Interfaith NYers defend use of headscarf

Interfaith women at a New York forum have found common ground on the issue of headscarves. Muslims, Christians, and Jews came together to talk about the role that head coverings play in their religions, and why head-dress is a polarizing symbol in countries like France, Turkey, Saudi Arabia, and Iran. Hajer Naili writes in a commentary for Women’s e News that women should have the right to choose to wear or not to wear a headscarf.

The motives for wearing some form of head cover can be scriptural, cultural or a matter of personal identification.

One panelist, Sister Chala Marie Hill, is a Roman Catholic of the convent of the Franciscan Handmaids of Mary in Harlem, N.Y. Since she dedicated her life to God, Sister Hill has worn a gray-and-white habit and a veil that covers her hair. She says it identifies who she is to the world.

Sarah Sayeed, another panelist from the Interfaith Center of New York, said wearing a veil was a reminder of her Muslim identity and her relationship to God.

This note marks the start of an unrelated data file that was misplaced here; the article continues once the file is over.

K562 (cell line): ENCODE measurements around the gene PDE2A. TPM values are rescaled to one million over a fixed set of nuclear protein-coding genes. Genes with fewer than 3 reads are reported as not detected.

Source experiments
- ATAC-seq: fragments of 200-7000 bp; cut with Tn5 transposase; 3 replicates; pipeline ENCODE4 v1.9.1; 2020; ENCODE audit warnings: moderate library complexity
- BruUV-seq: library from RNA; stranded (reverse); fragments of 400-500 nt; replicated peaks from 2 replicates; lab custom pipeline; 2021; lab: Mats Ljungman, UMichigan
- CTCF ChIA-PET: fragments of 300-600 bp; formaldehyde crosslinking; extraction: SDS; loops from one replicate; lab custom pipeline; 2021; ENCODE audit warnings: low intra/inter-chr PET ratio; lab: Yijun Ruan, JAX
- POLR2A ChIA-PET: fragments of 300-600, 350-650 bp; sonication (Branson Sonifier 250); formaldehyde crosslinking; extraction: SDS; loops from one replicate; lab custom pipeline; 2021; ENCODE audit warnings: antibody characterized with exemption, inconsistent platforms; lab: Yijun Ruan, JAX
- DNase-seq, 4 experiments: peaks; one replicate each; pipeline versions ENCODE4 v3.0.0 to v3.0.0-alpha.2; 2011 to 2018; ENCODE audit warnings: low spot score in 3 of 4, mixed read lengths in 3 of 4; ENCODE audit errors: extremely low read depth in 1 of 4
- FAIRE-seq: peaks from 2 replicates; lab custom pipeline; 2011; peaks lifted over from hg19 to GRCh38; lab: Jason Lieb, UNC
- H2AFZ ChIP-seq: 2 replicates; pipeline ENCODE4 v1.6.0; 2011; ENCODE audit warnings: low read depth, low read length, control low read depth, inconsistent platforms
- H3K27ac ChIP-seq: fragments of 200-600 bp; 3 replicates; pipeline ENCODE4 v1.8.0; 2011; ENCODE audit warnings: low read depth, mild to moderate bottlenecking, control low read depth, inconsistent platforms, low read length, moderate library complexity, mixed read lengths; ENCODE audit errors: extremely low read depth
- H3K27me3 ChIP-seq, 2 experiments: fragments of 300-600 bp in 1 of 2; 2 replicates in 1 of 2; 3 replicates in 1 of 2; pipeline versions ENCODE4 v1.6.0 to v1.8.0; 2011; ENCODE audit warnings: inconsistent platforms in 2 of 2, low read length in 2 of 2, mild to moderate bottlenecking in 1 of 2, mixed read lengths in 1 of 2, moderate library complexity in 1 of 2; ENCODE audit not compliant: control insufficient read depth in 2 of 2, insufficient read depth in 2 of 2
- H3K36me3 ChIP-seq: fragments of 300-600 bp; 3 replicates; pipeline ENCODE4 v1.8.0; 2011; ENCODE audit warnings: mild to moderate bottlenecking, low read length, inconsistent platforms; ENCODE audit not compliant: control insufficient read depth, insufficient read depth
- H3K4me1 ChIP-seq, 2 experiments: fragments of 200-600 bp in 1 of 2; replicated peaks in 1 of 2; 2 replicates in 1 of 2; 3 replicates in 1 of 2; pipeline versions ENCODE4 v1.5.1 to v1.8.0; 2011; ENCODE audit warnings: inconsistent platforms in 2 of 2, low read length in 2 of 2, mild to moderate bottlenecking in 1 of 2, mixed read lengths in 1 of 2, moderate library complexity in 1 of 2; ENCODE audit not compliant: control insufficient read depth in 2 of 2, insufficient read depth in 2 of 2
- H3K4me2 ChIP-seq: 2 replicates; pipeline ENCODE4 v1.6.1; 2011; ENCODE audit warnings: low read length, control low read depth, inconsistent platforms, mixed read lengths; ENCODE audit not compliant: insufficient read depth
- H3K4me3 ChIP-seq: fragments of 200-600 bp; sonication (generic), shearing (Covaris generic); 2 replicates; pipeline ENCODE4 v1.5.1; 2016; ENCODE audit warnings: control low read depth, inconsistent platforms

Panelist Bronya Shaffer, a member of Chabad.org, a Jewish group, wears a wig. She said Jewish law requires a married woman to cover her hair but that her way of doing that was her own choice.

Traditionally, in Christianity, women were enjoined to cover their heads in church, just as it is customary for men to remove their hat as a sign of respect.

Islam and Judaism, by contrast, have prescribed veiling at more times. For Muslim women it starts in adolescence, or the age of procreation. For Jewish women it starts after marriage, when they go outside or are not around family members.

 

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